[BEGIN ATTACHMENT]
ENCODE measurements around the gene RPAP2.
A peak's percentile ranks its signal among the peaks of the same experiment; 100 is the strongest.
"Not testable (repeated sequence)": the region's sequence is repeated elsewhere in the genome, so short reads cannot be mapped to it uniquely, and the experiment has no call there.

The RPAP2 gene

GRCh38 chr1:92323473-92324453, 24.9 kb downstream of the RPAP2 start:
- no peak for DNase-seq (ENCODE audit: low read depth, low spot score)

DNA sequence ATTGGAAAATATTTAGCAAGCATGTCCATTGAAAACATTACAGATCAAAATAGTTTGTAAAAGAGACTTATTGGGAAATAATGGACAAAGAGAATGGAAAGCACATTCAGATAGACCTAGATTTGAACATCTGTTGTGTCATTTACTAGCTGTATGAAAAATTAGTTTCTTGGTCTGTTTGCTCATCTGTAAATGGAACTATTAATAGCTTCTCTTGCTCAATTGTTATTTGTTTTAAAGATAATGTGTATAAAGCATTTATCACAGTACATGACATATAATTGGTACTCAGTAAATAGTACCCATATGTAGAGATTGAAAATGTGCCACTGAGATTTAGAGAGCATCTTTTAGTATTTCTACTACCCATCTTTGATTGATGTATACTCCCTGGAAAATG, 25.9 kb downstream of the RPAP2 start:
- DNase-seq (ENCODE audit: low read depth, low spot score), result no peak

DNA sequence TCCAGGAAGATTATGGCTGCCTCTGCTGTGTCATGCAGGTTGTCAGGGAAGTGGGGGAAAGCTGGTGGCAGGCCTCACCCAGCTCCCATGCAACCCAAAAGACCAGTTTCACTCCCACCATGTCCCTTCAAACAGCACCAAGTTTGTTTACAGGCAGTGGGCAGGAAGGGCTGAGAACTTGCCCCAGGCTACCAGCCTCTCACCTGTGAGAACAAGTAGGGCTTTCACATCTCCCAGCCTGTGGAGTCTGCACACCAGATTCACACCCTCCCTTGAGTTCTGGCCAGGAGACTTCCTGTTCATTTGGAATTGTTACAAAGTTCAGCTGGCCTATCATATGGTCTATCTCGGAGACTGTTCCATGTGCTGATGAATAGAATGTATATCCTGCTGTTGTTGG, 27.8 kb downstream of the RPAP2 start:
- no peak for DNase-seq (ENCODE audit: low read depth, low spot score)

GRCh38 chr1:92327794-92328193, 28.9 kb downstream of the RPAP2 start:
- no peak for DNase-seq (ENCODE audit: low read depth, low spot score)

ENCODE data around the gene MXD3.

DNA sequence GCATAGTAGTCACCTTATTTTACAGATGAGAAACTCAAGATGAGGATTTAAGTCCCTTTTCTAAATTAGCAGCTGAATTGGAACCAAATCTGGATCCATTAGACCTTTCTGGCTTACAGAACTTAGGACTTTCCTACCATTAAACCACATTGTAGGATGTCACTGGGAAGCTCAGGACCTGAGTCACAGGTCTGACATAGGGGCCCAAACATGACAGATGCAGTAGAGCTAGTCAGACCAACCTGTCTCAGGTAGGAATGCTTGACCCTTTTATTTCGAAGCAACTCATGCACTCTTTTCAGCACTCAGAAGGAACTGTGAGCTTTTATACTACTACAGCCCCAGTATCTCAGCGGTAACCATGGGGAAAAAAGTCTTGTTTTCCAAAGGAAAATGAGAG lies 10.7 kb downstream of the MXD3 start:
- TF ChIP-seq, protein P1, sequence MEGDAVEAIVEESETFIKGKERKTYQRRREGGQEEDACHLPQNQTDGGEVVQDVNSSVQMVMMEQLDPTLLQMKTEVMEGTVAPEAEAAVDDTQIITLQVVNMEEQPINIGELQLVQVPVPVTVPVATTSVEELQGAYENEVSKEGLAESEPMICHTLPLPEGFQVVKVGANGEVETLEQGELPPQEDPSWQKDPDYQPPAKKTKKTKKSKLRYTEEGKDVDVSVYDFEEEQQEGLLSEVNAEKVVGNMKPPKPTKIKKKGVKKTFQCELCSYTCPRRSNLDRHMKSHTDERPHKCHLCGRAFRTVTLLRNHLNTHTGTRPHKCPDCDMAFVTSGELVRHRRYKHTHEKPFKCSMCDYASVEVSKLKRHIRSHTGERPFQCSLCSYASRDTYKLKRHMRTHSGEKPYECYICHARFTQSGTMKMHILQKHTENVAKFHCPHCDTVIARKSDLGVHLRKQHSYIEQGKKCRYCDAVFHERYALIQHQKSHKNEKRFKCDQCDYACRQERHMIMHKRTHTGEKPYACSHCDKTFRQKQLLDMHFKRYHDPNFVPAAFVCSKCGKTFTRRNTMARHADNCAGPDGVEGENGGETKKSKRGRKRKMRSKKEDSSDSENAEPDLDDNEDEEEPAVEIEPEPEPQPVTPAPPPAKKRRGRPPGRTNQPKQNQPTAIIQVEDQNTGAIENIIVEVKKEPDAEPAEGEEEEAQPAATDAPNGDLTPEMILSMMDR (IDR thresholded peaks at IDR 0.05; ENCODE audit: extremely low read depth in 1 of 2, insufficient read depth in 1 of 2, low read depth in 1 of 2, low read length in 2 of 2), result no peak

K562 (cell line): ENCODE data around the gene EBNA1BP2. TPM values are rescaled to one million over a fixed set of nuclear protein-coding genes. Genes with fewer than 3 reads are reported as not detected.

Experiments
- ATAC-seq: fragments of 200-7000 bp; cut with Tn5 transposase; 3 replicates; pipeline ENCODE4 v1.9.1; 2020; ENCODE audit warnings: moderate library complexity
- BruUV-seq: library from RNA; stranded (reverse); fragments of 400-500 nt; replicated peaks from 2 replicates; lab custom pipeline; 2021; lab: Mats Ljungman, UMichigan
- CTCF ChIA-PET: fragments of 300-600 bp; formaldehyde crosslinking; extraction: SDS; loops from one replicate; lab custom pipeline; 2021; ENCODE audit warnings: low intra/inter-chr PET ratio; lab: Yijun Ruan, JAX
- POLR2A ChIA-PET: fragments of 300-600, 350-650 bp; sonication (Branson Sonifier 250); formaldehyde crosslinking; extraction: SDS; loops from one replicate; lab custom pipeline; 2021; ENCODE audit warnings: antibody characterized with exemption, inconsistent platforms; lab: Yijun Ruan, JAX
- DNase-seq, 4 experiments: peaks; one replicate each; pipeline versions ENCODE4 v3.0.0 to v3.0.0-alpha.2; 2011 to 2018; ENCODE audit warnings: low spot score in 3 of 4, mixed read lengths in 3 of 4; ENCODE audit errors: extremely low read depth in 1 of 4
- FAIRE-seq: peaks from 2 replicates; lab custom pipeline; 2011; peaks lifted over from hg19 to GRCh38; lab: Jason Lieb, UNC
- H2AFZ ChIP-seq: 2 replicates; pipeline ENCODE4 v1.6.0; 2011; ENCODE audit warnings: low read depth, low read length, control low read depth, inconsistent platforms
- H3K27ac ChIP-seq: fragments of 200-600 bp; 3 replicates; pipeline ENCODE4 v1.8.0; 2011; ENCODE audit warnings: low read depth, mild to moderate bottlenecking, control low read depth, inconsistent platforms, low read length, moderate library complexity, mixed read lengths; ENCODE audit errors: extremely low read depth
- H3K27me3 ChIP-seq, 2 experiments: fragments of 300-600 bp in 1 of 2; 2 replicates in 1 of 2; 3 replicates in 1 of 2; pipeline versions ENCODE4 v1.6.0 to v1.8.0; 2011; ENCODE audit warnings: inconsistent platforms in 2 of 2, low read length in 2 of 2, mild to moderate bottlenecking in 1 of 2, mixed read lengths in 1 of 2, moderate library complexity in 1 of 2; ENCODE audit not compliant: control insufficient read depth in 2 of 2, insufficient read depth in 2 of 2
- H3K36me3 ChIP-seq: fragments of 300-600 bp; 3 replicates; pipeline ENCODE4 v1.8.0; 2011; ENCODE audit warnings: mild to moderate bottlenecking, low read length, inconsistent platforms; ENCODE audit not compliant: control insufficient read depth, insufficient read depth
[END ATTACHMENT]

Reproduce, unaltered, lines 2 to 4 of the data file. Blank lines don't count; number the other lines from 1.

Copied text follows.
A peak's percentile ranks its signal among the peaks of the same experiment; 100 is the strongest.
"Not testable (repeated sequence)": the region's sequence is repeated elsewhere in the genome, so short reads cannot be mapped to it uniquely, and the experiment has no call there.

The RPAP2 gene